ComCare disburses $236m of financial aid to a record 96,040 people

Economic fallout from Covid-19 pandemic sees sharp rise of those on Short-to-Medium-Term Assistance

The number of individuals receiving financial aid from ComCare, a key social safety net for the low-income in Singapore, was the highest in its last financial year since it was set up in 2005.

A total of 96,040 beneficiaries were on the various Community Care Endowment Fund (ComCare Fund) schemes in its last financial year, which ended in March. This is a 22 per cent increase from the 78,580 people in the year before.

The second-highest number was in the financial year that ended in March 2015, when there were 91,093 beneficiaries.

ComCare disbursed $236 million in financial aid in its last financial year, a 56 per cent jump from the $151 million in the year before and the largest sum given out since its inception.

The Ministry of Social and Family Development (MSF) released the ComCare annual and trends report yesterday.

The increase in numbers was largely due to the significant rise of those on Short-to-Medium-Term Assistance (SMTA), which provides temporary financial aid and other forms of help to tide recipients through tough times. A total of 80,449 individuals were on the SMTA in the last financial year, a 25 per cent rise from the year before.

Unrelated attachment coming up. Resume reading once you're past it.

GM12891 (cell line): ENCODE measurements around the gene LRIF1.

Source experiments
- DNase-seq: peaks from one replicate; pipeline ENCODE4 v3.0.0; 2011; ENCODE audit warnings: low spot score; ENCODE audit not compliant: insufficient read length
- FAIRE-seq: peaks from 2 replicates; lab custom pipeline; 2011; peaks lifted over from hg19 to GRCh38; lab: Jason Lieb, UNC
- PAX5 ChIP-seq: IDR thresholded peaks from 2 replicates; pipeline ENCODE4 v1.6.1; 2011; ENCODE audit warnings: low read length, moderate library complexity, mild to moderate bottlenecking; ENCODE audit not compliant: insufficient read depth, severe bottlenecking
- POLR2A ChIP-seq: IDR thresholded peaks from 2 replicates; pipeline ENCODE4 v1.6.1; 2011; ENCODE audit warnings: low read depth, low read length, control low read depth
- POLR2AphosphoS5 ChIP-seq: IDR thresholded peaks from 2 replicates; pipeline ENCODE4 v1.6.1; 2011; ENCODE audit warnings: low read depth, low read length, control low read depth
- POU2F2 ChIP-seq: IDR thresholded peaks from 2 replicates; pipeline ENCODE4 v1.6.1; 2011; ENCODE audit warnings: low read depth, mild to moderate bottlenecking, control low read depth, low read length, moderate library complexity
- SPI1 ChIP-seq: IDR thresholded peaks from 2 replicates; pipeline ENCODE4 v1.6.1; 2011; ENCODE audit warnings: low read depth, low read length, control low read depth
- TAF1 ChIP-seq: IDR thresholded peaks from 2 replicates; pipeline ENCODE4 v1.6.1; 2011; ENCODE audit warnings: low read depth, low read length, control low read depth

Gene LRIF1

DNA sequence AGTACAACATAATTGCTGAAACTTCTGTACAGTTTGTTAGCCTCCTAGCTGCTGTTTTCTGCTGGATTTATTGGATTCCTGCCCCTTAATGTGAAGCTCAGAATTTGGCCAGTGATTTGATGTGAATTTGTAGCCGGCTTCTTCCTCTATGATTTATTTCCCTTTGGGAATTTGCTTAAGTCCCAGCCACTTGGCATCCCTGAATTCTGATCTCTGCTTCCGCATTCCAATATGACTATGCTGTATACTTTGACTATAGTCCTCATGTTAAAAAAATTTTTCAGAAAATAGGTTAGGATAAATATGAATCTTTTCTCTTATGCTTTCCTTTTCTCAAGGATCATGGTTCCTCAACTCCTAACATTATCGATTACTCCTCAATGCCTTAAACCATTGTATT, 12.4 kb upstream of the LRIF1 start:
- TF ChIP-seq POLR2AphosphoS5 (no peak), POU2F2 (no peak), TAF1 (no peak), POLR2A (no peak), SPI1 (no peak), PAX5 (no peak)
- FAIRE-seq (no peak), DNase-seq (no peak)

This is due to the economic fallout from the Covid-19 pandemic and the flexibility exercised by Social Service Offices to provide ComCare aid to those in need, said MSF.


MSF automatically extended the duration of support of ComCare beneficiaries whose assistance ended between May and October last year by six months to help them through the pandemic.

Minister for Social and Family Development Masagos Zulkifli said: "Many families and individuals have been affected by the social and economic repercussions of the ongoing Covid-19 pandemic, which is why we have made it easier for them to access financial support and bounce back stronger."

An MSF spokesman told The Straits Times the monthly mean sum given to SMTA recipients was around $600 per household last year. The majority are either single-person or two-person households. This cash assistance is provided in addition to aid for rental, utilities and other forms of government assistance and subsidies the family could be receiving, the spokesman said.

About two in three households on the SMTA scheme had no one in the family who was employed in the last financial year. Such families formed the largest group of households on the scheme, according to the ComCare report.

The number of beneficiaries of other ComCare schemes, including Interim Assistance and Student Care Fee Assistance, also went up in the last financial year. The only scheme to buck the trend is Long-Term Assistance, also known as Public Assistance, which helps the destitute, as its number of beneficiaries dipped by 3 per cent.

Dr Terence Yow, divisional director of care and integration at AMKFSC Community Services, said its social workers are seeing more people seeking financial help after losing their jobs or taking significant pay cuts amid the pandemic.